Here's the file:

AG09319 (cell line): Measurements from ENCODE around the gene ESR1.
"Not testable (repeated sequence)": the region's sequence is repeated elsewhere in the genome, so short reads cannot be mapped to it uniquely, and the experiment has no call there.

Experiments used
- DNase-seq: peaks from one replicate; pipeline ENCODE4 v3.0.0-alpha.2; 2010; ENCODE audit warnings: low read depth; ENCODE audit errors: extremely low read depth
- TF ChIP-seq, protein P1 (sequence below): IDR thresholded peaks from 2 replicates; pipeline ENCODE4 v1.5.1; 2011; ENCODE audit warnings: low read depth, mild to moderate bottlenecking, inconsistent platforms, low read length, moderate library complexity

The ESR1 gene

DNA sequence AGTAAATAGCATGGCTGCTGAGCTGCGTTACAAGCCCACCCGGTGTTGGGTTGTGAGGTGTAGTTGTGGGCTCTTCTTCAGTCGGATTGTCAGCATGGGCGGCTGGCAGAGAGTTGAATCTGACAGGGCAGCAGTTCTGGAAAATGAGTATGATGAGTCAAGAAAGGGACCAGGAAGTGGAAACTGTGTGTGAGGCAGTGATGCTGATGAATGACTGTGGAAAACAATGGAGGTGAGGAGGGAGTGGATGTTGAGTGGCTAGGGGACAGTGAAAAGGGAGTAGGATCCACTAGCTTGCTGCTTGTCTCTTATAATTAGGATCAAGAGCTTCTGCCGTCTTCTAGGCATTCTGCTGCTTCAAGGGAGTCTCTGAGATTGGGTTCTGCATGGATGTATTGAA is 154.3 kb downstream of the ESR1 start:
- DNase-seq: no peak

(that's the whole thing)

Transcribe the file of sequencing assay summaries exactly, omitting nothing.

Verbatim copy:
AG09319 (cell line): Measurements from ENCODE around the gene ESR1.
"Not testable (repeated sequence)": the region's sequence is repeated elsewhere in the genome, so short reads cannot be mapped to it uniquely, and the experiment has no call there.

Experiments used
- DNase-seq: peaks from one replicate; pipeline ENCODE4 v3.0.0-alpha.2; 2010; ENCODE audit warnings: low read depth; ENCODE audit errors: extremely low read depth
- TF ChIP-seq, protein P1 (sequence below): IDR thresholded peaks from 2 replicates; pipeline ENCODE4 v1.5.1; 2011; ENCODE audit warnings: low read depth, mild to moderate bottlenecking, inconsistent platforms, low read length, moderate library complexity

The ESR1 gene

DNA sequence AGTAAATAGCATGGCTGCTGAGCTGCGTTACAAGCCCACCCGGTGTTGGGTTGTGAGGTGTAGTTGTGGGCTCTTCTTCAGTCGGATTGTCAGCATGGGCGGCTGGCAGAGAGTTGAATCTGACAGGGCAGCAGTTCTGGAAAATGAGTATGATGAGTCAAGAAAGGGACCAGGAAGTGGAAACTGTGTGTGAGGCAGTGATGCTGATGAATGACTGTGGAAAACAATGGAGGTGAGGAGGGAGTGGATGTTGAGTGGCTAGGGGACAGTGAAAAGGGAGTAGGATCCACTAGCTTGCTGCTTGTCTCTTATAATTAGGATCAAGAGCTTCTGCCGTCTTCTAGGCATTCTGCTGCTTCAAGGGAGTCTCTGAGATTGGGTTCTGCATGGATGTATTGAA is 154.3 kb downstream of the ESR1 start:
- DNase-seq: no peak